Homicides in Colombia went up 2.34% between January and November 2019 compared to the same period the year before, according to the country’s medical examiner’s office.
In its monthly report, the medical examiner’s office said it had registered 10,468 homicides in the first 11 months of last year compared to 10,229 in 2018.
Homicide increased for a second consecutive year after reaching an all-time low in 2017.
With December historically being one of the year’s most violent months of the year, the increase of the official homicide rate that is presented later this year is likely to be higher.
The vast majority of homicide victims, 91.6%, are male.
In terms of age, homicides particularly begin victimizing Colombians between 15 and 19 and are more prevalent in the 20-24 age bracket.
More than half of the homicide victims between January and November were between 14 and 29.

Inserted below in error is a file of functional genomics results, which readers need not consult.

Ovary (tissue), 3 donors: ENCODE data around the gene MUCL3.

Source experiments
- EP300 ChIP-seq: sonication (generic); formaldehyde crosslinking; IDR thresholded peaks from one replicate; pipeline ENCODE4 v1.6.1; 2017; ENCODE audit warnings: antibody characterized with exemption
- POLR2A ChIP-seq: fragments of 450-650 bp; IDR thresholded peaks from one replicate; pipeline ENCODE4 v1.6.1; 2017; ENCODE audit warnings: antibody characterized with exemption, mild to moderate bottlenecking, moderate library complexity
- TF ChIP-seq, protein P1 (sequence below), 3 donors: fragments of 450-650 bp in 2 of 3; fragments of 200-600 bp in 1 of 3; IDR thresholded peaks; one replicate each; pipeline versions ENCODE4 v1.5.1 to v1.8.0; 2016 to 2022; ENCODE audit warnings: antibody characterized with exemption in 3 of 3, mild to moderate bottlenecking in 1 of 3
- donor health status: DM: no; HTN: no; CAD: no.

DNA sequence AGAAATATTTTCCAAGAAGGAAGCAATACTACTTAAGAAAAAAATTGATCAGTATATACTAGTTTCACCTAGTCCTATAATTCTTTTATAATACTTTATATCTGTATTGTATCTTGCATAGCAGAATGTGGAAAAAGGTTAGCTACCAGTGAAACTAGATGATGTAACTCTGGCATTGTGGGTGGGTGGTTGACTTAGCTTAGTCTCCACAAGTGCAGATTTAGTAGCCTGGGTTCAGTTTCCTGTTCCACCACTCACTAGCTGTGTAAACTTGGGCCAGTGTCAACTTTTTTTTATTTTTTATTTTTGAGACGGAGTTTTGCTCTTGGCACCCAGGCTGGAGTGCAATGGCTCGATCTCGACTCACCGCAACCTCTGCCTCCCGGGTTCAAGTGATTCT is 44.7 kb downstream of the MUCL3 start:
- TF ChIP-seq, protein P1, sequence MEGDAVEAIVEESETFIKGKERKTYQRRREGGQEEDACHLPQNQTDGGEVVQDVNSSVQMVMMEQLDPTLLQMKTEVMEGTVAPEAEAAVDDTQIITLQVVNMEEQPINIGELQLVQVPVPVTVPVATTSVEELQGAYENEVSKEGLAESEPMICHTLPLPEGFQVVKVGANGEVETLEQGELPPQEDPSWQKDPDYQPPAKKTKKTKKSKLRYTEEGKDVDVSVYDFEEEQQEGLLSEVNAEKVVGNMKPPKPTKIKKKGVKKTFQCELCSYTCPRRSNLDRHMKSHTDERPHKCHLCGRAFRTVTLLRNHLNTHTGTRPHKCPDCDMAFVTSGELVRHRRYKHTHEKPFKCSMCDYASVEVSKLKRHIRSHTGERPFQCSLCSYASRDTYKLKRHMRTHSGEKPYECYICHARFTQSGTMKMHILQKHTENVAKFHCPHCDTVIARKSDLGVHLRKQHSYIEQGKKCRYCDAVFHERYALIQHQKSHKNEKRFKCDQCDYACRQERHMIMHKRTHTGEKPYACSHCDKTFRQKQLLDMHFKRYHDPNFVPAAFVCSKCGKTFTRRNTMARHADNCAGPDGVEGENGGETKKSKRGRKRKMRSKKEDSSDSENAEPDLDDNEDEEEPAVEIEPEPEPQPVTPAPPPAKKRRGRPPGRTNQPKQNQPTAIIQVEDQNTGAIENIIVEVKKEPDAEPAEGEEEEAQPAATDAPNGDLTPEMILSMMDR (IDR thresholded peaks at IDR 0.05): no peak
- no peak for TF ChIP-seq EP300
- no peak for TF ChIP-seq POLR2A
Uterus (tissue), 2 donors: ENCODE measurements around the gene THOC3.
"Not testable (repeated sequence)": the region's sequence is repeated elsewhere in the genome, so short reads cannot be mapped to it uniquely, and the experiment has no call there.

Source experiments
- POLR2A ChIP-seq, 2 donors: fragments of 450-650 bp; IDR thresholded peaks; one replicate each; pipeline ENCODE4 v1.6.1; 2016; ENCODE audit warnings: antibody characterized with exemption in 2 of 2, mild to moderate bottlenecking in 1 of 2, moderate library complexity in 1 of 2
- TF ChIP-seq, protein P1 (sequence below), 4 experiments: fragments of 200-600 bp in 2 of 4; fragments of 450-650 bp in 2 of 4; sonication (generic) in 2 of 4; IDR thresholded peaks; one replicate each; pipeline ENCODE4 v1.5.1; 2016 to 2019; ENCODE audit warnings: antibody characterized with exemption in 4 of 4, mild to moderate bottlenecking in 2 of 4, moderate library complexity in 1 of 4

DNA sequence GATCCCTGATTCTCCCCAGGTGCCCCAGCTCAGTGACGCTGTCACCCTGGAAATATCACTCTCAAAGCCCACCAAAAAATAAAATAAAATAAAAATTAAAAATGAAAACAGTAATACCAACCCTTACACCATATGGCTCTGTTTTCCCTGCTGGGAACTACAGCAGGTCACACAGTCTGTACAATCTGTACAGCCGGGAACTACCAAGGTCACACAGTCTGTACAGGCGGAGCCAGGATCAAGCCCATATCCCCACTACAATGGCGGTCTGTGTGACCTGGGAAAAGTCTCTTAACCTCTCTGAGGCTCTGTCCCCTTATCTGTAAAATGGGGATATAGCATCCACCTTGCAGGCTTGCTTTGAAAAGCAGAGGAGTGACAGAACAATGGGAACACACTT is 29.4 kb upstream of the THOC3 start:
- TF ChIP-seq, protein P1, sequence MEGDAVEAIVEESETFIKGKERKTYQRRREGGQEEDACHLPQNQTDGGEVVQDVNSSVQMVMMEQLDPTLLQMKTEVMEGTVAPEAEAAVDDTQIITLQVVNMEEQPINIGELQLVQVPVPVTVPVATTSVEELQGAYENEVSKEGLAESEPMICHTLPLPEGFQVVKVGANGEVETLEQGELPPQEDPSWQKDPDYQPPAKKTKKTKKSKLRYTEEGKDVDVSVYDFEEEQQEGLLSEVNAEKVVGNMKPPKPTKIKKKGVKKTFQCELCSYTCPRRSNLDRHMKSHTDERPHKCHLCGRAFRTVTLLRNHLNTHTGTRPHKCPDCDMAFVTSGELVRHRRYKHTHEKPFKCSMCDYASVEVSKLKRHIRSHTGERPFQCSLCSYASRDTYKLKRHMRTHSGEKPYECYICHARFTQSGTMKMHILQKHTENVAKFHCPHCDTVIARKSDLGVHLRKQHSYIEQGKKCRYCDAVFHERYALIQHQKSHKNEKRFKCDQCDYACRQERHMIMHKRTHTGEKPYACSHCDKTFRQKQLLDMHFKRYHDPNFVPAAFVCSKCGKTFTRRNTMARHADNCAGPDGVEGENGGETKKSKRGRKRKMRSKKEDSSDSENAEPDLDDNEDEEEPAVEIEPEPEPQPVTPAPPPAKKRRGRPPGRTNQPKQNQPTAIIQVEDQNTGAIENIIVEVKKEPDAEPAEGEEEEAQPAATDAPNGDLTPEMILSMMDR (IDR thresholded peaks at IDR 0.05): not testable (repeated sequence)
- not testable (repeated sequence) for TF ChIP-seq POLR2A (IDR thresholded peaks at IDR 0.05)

Age of homicide victims
Source: Medical examiner’s office
Urban vs rural homicides
Cali, Colombia’s third largest city, continued to be Colombia’s most violent major city in regards to homicides with 964 registered homicides in the first 11 months.
The city did, however, register a 6.2% drop compared to the same period in 2018.
Medellin also saw homicides drop by 4.3% after initially registering a major spike due to a gang war in the west of the city.
The capital Bogota, historically a city with significantly lower homicide rates, saw no changes and registered 935 homicides both in the first 11 months of 2018 and 2019.
All 33 capital cities combined saw a slight drop.
Violence moving to the countryside
The relatively significant drop in major cities like Cali and Medellin indicate that the national increase in deadly violence is mainly due to violence in smaller cities and the countryside.
The state has historically been weak or absent in these areas.
The 2017 demobilization and disarmament of guerrilla group FARC, which controlled most of these areas while still in arms has made the state failures to maintain order and curb deadly violence particularly visible.